Tessa Blanchard was interviewed by Chris Van Vliet before Bound for Glory this past Sunday in Chicago.
She talks about why she feels comfortable in intergender matches, whether she could win the World Championship, advice from The Rock, growing up as a third generation wrestler, being compared to Chyna, why she chose Impact Wrestling, her tryout with WWE and much more!
Here are a few highlights:
On possibly winning the Impact World Championship:
“It’s not something that’s really been done since Chyna and that wasn’t even the world title. A lot of people compare me to her, a lot. I don’t know, I think if that were to ever happen, if that were ever to be reality, that would be another way that I can make history in my own way.”
On her rise over the last year:
“It all just kind of seems unreal to me a little still. When I first started wrestling, I was driving 14 hours for a show just to set up the ring and hopefully get an opportunity and make $75 bucks and sleep in my car, then turn around and drive 14 hours back home. Just because I wanted to pay my dues. When I first started wrestling, people would always say ‘You’re only here because of your family name, you’re only here because of this because of that’. Anything except for hard work. I would always say my last name, it might get my foot in the door, it might get me in front of the right people, it might get me an opportunity but the second you step in the ring, it doesn’t do jack s**t for you.”
On Tully Blanchard in AEW:
“He texted me the other day ‘I’m at TV right now’ and I’m like ‘What? You didn’t even tell me!’ It is really really neat. All bias aside, the fact that he’s my dad, I’m his fan too. I’ll watch old-school Brain Busters, my Dad and Arn. I genuinely feel like they are so brilliant in this business and it’s such a waste if they weren’t in the business in some aspect. So, for AEW to have him, he’s so valuable, his mind is just… the way that he thinks in wrestling, it’s incredible, I’ve learned so much from him.”
What she learned from her father:
“How to be a star. Not a lot of people carry themselves and know how to present themselves as a star. It’s like something that you can’t teach almost but something that you can just acquire along the way. And also, I remember my Dad when I was training with George South, I was trying to get advice from my Dad on certain things cause he’ll always help me but he was like ‘There’s nothing that I can teach you yet’ and I didn’t really understand that until now and he’s like ‘Alright, now I can teach you. Where you are right now, now I can teach you’ and I’m like ‘Ok, now I get it.’ So I’m picking up little things, even still, I’m still learning, still trying to get better. I’ll watch matches back with my dad even and he’ll fix little things that I didn’t even notice.”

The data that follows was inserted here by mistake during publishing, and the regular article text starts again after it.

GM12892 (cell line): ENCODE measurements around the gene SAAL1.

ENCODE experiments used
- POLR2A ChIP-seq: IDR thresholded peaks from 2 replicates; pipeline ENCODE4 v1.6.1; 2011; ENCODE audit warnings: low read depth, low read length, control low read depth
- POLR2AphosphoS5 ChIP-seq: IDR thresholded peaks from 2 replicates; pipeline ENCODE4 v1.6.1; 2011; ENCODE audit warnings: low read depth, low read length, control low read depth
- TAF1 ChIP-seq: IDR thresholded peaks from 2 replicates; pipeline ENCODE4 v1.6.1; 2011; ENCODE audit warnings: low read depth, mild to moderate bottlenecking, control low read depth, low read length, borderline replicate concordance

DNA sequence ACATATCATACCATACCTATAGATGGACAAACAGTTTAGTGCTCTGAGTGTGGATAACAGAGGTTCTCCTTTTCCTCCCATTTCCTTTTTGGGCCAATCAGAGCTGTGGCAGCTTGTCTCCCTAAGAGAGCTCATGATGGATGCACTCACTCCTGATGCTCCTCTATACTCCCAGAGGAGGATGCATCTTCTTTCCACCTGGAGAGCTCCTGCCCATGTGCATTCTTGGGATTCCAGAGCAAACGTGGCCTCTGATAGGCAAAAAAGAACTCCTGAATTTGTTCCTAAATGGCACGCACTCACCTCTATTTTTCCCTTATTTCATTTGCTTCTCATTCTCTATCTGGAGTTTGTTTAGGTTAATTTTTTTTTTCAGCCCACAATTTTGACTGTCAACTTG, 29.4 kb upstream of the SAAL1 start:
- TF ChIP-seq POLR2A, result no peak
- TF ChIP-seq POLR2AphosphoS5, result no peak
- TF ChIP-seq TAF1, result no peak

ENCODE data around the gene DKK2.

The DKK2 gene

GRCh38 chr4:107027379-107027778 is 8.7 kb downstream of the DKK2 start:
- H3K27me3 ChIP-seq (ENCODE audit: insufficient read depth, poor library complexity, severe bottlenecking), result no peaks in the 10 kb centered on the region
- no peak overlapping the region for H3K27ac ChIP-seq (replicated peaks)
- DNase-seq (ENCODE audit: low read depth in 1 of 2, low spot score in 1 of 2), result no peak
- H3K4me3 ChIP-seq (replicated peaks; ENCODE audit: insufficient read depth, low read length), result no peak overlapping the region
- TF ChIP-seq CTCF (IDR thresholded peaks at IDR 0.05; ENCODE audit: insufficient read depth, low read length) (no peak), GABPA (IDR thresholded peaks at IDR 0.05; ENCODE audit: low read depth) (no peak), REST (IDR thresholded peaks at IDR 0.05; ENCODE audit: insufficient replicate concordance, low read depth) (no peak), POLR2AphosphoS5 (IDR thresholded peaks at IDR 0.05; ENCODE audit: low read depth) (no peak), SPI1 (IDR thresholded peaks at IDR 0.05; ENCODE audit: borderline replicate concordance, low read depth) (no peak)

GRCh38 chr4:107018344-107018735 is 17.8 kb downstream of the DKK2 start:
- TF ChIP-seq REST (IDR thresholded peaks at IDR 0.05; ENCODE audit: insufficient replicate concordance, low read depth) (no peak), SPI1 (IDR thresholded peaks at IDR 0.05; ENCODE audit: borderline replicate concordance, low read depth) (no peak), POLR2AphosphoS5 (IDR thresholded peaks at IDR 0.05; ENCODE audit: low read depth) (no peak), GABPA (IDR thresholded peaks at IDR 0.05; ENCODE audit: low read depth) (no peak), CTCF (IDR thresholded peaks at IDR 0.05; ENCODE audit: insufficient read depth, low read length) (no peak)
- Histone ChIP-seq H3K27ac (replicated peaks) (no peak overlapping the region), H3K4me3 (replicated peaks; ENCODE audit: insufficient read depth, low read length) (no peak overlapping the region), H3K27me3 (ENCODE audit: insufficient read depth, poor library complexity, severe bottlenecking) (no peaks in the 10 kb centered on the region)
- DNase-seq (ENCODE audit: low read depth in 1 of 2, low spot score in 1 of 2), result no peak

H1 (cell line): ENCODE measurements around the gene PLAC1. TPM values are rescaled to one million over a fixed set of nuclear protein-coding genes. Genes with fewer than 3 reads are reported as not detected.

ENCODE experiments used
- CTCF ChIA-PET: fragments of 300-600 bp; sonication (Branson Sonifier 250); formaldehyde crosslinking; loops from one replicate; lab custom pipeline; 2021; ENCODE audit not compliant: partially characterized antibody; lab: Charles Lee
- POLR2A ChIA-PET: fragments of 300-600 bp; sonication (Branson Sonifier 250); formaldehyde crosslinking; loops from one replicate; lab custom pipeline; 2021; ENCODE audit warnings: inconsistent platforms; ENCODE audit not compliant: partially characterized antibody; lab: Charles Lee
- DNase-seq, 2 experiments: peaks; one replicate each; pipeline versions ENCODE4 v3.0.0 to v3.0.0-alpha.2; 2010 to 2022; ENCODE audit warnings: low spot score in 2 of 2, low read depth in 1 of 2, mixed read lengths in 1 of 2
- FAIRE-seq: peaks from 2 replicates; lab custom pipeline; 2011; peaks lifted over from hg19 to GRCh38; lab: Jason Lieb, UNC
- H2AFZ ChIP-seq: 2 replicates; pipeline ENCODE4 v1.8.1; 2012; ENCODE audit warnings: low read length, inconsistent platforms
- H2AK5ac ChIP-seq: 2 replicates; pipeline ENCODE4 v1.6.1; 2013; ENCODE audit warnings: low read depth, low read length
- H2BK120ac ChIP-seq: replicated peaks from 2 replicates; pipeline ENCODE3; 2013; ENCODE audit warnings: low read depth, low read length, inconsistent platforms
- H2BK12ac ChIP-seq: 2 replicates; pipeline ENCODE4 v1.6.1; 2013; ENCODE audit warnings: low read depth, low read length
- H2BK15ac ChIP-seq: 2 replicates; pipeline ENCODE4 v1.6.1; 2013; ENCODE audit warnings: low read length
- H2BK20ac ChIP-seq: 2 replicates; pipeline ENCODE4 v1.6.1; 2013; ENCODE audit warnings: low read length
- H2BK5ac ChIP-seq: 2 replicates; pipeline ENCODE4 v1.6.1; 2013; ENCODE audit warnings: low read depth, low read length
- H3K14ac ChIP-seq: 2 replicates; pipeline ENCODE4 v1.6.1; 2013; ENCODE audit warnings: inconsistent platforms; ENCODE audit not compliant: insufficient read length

On intergender wrestling in Impact Wrestling:
“It’s something that I’ve always been passionate about because I trained with the guys, that’s the way I was brought up and I feel like it’s helped my timing, my transitions, my intensity, different things like that but it was actually something (Impact) approached me with and it just worked. It was very natural, not forced, it just worked and I think that’s why I love it so much. To have the match with Sami Callihan, I didn’t know that we were going to be the main event until the night of. They told us that night and I thought they were kidding cause they mess with us all the time, I just thought they were kidding. So, that was special for me, that was my only PPV main event so far and then for it to be an inter-gender match, it’s cool because it’s a cool time for wrestling, it shows that wrestling is evolving.”
On why she signed with Impact:
“I think it was just a gut feeling. It felt right. Moose and Brian [Cage] had been trying to get me to come over for a while. I was there supporting Moose and I was asked to do a tryout match at the tapings and I just said no. I didn’t really feel comfortable backstage. I was still very new and I thought everyone just got along, but boy was I wrong. When I first started, the indies were hard. I would have people say things about my name. They would think that I got certain bookings or whatnot because of my name, or I got opportunities too early before I could back it up, and maybe it’s true. But some girls can be really mean. Like really mean. And I didn’t have a great feeling there. Maybe I was quick to judge, because right now, I love our locker room. I love working here. When they offered me a contract, I was hesitant, but I was like you know what, two years, let’s do it. It was a gut feeling and I did it and I don’t regret it. I feel like I’ve learned so much here.”